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ND4 COMPARISON OF TRINETX ELECTRONIC MEDICAL RECORD DATABASE AND NATIONAL AMBULATORY MEDICAL CARE SURVEY: FINDINGS ON THE INAPPROPRIATE MEDICATIONS USE IN PARKINSON'S DISEASE IN THE UNITED STATES

      Objectives

      To evaluate and compare inappropriate medication use in Parkinson’s Disease (PD) using the TriNetX Electronic Medical Record (EMR) database and the National Ambulatory Medical Care Surveys (NAMCS).

      Methods

      Data from the NAMCS and the TriNetX EMR from 2011-2015 were analyzed. The study sample included elderly patients aged ≥ 65 years with a diagnosis of PD based on the (ICD-9-CM and ICD-10-CM). Inappropriate medications were defined based on the 2015 American Geriatric Society Beers’ criteria and included anti-psychotics and anti-emetics. Descriptive analyses of the NAMCS data involving appropriate weights were conducted using SAS 9.4 whereas analyses of the EMR data were performed using the in-built analytics platform.

      Results

      Analyses of the NAMCS data revealed about 6.63 million outpatient visits (95% CI, 5.78 -7.54) for PD during 2011-2015. Inappropriate anti-psychotic and anti-emetic drugs accounted for 0.30% (and 0.25% of the office visits, respectively. Promethazine was the most commonly prescribed inappropriate anti-emetic (0.30%); olanzapine (0.21%), haloperidol (0.20%), risperidone (0.20%) and lurasidone (0.30%) were the most commonly prescribed inappropriate anti-psychotics. The EMR data analyses found 58,833 patients with PD during 2011-2015. Inappropriate antipsychotic and antiemetic drugs were prescribed in 13% and 19% of PD patients, respectively. Among inappropriate anti-emetics, promethazine (8%), metoclopramide (6%) and prochlorperazine (5%) were the most commonly prescribed. The most commonly prescribed inappropriate anti-psychotics were olanzapine (3%), haloperidol (5%) and risperidone (3%). Hypertension as a co-morbidity was recorded in 54% PD patients in TriNetX compared to 13% visits in NAMCS. Similarly, depression (34% vs 8.47%), Type 2 diabetes mellitus (21% vs 5%) and sleep disorders (28% vs 8%) were captured in higher proportions in TriNetX.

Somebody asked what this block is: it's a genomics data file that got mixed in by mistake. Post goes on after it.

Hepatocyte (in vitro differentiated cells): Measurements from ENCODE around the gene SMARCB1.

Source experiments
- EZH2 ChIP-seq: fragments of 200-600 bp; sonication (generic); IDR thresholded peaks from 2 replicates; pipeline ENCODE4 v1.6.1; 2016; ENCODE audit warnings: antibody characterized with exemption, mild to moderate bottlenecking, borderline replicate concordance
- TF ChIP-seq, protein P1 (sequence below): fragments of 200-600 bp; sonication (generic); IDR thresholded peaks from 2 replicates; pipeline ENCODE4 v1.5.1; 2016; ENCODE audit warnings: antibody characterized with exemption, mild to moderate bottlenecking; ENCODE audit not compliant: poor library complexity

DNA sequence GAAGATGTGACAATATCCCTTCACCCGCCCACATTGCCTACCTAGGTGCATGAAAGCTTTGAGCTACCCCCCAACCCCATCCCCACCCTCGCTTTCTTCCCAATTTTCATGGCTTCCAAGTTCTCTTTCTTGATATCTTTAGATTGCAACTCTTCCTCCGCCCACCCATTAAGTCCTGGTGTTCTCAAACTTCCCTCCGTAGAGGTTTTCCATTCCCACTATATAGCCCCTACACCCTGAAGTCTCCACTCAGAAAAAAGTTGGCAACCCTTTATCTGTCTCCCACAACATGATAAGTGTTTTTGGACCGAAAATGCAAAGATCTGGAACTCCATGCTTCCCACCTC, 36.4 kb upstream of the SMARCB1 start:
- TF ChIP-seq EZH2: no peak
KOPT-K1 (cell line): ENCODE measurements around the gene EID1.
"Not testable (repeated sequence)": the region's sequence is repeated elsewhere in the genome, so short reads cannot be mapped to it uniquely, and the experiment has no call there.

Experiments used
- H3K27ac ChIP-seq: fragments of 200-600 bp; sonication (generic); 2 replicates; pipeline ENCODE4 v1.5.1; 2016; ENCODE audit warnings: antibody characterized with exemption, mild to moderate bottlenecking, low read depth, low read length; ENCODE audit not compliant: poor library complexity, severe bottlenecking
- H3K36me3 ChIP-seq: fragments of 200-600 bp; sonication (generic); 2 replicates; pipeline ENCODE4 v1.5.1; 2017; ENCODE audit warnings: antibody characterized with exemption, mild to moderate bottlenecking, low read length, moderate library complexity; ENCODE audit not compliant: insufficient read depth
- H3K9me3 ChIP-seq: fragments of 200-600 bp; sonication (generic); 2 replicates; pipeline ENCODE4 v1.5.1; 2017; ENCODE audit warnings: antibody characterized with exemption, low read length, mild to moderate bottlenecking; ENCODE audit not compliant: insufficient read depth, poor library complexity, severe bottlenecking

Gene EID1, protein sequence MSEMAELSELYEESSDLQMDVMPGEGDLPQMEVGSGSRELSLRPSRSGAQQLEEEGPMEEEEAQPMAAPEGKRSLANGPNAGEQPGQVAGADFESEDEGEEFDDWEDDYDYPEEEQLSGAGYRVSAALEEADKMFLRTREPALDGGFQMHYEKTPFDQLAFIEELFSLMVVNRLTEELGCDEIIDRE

Conclusions

      While the patient-level findings from TriNetX EMR data are not directly comparable to the visit-level estimates from NAMCS, the study findings suggest that EMR data sources can provide strong study samples for outcomes research.